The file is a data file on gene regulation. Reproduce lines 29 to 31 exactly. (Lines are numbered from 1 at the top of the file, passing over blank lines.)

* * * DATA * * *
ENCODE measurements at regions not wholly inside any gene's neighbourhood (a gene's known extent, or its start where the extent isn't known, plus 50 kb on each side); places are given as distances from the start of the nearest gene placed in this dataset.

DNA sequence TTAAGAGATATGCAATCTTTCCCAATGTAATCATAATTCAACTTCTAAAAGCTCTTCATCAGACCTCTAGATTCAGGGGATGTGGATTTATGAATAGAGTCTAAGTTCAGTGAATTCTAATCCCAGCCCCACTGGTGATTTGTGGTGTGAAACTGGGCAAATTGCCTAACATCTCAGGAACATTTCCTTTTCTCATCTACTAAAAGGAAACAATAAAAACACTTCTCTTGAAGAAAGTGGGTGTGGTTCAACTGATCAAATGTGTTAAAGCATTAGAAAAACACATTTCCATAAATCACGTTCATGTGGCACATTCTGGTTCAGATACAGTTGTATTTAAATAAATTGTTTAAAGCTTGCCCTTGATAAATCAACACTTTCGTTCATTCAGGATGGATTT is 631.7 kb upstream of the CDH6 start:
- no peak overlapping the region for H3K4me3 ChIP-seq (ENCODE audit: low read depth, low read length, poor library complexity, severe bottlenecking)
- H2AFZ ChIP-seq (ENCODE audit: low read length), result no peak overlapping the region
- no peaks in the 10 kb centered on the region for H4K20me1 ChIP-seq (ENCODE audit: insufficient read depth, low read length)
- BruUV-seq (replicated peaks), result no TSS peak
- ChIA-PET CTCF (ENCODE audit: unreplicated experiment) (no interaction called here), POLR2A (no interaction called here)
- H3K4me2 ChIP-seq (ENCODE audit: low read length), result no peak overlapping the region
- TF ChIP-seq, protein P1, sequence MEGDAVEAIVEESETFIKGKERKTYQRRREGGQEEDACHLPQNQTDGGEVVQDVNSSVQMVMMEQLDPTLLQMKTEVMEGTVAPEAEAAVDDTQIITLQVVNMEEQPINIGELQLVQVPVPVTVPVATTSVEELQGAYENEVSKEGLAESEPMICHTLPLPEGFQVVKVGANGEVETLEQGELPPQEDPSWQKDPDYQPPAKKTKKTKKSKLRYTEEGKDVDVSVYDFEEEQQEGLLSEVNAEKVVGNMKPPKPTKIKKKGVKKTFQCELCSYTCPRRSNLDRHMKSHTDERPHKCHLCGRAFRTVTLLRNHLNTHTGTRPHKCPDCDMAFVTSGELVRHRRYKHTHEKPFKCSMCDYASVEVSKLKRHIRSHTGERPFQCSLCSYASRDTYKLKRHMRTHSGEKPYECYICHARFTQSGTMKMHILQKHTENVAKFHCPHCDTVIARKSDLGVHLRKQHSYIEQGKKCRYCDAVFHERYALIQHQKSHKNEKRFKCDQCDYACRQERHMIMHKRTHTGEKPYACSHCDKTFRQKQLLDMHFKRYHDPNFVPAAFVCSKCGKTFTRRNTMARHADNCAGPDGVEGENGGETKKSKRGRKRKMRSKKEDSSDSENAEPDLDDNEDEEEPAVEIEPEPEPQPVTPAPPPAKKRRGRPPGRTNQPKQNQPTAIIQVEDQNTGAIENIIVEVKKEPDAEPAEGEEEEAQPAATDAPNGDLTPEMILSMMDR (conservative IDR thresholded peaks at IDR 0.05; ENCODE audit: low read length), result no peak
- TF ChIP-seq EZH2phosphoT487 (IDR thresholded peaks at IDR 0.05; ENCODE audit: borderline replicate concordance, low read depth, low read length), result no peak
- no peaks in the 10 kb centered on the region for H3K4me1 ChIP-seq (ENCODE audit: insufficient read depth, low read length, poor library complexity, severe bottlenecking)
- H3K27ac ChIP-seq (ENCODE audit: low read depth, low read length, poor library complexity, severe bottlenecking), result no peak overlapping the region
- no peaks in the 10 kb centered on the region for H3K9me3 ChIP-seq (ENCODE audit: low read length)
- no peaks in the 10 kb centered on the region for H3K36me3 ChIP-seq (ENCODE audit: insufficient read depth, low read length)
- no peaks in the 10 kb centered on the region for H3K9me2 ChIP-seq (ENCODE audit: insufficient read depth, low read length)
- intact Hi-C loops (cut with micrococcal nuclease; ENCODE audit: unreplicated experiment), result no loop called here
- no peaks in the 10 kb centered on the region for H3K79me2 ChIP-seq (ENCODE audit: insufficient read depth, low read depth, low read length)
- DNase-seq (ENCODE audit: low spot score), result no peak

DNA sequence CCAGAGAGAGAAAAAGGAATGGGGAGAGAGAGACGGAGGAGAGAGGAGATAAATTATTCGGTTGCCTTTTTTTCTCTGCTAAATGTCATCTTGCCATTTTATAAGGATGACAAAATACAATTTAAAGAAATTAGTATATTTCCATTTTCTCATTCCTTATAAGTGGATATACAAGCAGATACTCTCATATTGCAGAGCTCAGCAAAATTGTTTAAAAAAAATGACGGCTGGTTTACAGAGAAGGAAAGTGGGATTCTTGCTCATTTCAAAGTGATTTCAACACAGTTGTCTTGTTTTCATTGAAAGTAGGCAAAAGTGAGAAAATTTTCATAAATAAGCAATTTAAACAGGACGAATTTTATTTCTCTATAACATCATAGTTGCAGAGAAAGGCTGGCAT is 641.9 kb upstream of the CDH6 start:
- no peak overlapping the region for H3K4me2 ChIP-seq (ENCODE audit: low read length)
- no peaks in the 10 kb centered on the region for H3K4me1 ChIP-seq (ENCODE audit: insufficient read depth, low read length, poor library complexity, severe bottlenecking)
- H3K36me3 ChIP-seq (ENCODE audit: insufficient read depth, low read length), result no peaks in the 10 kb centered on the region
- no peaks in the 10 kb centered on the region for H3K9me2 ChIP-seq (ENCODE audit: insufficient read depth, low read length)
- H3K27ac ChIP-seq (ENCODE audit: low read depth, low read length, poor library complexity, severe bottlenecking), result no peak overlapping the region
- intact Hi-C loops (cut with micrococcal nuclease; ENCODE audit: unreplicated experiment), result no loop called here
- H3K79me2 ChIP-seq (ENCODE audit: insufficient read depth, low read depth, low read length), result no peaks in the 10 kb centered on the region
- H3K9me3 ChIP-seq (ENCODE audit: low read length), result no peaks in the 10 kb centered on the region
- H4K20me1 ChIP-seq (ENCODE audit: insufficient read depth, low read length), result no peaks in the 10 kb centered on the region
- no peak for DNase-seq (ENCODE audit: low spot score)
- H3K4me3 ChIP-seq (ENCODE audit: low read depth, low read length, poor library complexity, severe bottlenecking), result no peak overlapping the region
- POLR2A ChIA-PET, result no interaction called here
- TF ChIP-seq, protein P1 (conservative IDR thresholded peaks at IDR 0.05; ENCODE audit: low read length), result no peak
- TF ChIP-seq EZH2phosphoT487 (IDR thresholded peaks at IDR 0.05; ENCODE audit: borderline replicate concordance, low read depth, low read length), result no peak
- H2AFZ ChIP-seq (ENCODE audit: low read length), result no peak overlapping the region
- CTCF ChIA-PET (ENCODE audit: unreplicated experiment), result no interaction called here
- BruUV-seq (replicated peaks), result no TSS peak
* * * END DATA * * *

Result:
- no peak for DNase-seq (ENCODE audit: low spot score)
- H3K4me3 ChIP-seq (ENCODE audit: low read depth, low read length, poor library complexity, severe bottlenecking), result no peak overlapping the region
- POLR2A ChIA-PET, result no interaction called here